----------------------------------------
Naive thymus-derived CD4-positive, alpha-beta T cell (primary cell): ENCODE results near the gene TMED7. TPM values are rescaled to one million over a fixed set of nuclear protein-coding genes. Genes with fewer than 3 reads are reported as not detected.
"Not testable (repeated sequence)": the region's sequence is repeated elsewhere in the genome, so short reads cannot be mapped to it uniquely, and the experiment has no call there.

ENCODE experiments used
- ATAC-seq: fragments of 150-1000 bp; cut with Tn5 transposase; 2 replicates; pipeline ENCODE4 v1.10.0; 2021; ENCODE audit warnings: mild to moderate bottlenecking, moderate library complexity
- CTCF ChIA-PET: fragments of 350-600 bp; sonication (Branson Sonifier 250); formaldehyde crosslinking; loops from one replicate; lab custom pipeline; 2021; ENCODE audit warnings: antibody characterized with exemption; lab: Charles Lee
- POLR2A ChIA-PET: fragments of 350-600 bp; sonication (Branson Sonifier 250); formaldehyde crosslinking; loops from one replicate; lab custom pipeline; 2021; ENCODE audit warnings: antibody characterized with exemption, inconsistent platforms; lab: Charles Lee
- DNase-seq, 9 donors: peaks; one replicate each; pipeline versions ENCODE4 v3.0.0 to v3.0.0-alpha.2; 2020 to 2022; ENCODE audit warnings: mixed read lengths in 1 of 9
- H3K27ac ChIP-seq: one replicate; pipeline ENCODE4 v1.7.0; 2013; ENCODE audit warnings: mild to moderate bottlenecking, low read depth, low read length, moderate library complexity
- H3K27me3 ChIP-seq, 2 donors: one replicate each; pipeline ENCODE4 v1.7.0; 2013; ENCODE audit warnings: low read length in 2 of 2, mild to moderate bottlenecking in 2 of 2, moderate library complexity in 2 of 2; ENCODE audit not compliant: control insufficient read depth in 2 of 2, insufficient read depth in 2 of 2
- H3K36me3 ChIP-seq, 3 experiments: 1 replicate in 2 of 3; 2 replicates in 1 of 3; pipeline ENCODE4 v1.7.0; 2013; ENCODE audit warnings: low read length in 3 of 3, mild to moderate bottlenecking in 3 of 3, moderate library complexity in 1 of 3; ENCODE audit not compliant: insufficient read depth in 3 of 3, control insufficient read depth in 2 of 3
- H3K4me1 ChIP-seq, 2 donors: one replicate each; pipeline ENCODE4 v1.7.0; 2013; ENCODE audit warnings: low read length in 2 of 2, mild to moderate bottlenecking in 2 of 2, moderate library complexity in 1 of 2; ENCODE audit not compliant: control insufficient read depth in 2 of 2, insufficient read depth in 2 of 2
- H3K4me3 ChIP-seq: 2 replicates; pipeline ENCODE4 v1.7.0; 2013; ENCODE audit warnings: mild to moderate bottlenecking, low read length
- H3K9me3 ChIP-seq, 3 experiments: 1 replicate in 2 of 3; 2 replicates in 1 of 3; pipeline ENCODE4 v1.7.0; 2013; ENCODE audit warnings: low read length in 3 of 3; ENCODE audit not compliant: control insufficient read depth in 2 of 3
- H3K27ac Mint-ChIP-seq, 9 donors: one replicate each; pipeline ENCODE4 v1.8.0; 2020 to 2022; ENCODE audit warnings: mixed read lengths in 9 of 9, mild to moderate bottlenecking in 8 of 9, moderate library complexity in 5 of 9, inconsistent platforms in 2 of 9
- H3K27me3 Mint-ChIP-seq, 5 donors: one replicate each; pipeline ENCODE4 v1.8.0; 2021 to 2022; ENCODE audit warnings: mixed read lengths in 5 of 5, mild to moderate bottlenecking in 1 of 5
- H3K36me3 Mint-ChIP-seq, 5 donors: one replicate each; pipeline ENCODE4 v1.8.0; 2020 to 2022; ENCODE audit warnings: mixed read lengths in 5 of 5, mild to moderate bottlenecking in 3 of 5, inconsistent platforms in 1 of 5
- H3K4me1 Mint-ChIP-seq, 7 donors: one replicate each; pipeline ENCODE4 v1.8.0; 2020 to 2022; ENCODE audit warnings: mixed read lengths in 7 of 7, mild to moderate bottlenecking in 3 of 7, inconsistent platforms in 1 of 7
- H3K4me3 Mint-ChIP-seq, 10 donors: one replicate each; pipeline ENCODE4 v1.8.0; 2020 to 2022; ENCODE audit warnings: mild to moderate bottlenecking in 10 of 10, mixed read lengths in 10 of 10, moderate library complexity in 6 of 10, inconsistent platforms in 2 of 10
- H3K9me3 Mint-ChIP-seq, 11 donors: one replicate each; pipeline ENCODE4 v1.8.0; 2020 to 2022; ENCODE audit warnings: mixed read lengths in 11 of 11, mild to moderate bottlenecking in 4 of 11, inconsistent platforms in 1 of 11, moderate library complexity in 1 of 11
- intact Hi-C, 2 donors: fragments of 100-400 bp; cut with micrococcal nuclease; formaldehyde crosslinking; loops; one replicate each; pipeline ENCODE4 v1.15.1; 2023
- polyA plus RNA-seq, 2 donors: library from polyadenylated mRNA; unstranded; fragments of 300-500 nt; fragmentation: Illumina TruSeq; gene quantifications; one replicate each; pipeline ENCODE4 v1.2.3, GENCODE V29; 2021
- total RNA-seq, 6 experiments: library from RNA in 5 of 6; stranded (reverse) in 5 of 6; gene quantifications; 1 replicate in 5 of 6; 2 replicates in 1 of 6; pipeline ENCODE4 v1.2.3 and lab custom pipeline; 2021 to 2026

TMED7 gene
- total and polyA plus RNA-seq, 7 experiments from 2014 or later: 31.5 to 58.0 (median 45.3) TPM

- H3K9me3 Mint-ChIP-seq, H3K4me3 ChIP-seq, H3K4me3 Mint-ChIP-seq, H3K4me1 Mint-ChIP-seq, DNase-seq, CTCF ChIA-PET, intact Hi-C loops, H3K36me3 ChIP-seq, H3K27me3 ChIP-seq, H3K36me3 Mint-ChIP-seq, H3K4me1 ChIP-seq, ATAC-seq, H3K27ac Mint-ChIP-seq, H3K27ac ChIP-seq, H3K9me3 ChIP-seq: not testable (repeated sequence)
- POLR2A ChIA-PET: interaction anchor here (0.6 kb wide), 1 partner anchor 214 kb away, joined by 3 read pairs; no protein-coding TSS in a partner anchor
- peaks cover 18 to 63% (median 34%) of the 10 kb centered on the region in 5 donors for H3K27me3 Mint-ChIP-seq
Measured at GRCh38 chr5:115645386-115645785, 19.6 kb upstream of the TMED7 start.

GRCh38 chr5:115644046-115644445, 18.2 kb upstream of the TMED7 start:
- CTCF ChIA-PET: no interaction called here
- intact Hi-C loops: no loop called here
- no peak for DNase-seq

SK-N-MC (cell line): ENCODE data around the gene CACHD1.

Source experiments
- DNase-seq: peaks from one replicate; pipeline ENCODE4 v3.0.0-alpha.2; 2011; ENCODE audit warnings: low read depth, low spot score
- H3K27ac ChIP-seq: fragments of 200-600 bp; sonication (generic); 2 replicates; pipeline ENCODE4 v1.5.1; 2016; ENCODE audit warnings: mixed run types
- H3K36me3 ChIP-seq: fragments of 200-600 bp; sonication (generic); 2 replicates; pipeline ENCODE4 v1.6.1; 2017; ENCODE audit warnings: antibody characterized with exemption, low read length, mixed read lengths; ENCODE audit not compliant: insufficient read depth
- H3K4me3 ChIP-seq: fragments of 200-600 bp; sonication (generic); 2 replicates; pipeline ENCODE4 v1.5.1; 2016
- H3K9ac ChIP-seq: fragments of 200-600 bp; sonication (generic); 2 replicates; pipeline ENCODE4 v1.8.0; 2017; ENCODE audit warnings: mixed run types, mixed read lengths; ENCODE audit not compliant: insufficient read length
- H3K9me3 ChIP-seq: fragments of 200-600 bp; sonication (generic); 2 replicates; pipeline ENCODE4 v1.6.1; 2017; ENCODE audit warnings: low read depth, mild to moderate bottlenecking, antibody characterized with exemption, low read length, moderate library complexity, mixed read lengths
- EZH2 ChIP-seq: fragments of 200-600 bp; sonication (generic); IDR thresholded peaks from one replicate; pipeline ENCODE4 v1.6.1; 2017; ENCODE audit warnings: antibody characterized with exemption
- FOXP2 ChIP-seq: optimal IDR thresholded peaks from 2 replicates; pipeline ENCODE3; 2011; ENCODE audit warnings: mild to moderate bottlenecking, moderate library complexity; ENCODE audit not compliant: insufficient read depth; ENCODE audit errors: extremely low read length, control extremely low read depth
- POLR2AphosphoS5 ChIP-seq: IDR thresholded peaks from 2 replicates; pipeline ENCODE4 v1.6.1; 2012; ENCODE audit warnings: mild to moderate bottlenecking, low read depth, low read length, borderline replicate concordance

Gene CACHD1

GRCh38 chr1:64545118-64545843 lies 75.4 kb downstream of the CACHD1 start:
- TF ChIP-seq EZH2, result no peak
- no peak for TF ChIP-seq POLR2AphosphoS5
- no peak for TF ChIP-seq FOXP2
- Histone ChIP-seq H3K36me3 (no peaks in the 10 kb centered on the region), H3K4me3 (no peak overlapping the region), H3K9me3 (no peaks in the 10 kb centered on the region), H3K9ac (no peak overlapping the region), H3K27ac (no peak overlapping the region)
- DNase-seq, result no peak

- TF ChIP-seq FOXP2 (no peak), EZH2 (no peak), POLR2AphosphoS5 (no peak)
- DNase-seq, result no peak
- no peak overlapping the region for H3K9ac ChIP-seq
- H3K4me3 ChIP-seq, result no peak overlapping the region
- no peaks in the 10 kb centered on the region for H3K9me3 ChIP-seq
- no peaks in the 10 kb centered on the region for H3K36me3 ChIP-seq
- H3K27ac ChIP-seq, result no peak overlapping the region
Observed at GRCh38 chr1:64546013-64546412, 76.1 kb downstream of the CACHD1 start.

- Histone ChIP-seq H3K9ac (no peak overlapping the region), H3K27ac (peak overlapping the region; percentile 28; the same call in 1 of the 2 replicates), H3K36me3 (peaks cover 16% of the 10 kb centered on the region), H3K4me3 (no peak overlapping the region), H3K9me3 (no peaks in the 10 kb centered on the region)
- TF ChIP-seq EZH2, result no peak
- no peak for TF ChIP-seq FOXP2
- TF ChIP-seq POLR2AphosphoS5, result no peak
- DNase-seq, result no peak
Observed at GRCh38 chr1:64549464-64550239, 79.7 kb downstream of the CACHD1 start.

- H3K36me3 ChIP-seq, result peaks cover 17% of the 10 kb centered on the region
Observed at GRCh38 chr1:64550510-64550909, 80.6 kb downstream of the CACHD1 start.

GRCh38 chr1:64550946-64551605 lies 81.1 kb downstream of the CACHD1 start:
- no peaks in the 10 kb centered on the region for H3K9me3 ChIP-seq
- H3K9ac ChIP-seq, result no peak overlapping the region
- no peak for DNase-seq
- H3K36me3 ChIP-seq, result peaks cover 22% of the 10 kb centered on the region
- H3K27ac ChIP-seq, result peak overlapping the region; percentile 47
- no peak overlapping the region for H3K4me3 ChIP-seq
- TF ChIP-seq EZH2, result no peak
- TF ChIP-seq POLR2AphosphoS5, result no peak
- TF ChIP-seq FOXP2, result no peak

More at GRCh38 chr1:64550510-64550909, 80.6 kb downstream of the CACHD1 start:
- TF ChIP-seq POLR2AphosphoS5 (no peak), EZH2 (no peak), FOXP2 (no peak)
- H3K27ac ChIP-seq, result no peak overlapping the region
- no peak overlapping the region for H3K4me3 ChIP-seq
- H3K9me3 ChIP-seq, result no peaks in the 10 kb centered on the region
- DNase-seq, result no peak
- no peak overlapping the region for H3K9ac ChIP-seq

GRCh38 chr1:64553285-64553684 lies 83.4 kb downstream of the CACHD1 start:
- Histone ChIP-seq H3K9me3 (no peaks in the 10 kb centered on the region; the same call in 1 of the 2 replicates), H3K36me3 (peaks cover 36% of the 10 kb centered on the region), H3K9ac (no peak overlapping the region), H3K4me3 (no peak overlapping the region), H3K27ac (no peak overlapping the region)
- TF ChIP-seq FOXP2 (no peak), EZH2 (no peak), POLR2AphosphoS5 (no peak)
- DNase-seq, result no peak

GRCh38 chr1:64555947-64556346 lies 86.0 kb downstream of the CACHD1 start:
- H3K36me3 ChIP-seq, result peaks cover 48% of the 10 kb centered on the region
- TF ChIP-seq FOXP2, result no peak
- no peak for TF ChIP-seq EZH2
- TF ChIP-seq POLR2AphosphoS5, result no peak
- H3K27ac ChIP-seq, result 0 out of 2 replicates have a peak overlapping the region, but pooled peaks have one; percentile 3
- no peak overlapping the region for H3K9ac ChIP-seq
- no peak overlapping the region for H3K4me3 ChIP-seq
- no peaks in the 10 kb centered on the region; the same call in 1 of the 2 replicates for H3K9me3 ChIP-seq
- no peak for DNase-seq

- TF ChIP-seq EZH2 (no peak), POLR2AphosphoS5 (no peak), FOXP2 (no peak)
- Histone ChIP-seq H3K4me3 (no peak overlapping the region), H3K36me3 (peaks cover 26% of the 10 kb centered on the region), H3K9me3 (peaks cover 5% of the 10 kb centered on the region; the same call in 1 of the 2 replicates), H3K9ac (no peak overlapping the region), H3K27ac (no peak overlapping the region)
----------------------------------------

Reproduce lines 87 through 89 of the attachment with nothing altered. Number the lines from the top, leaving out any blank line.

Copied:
- DNase-seq, result no peak

GRCh38 chr1:64555947-64556346 lies 86.0 kb downstream of the CACHD1 start:
- H3K36me3 ChIP-seq, result peaks cover 48% of the 10 kb centered on the region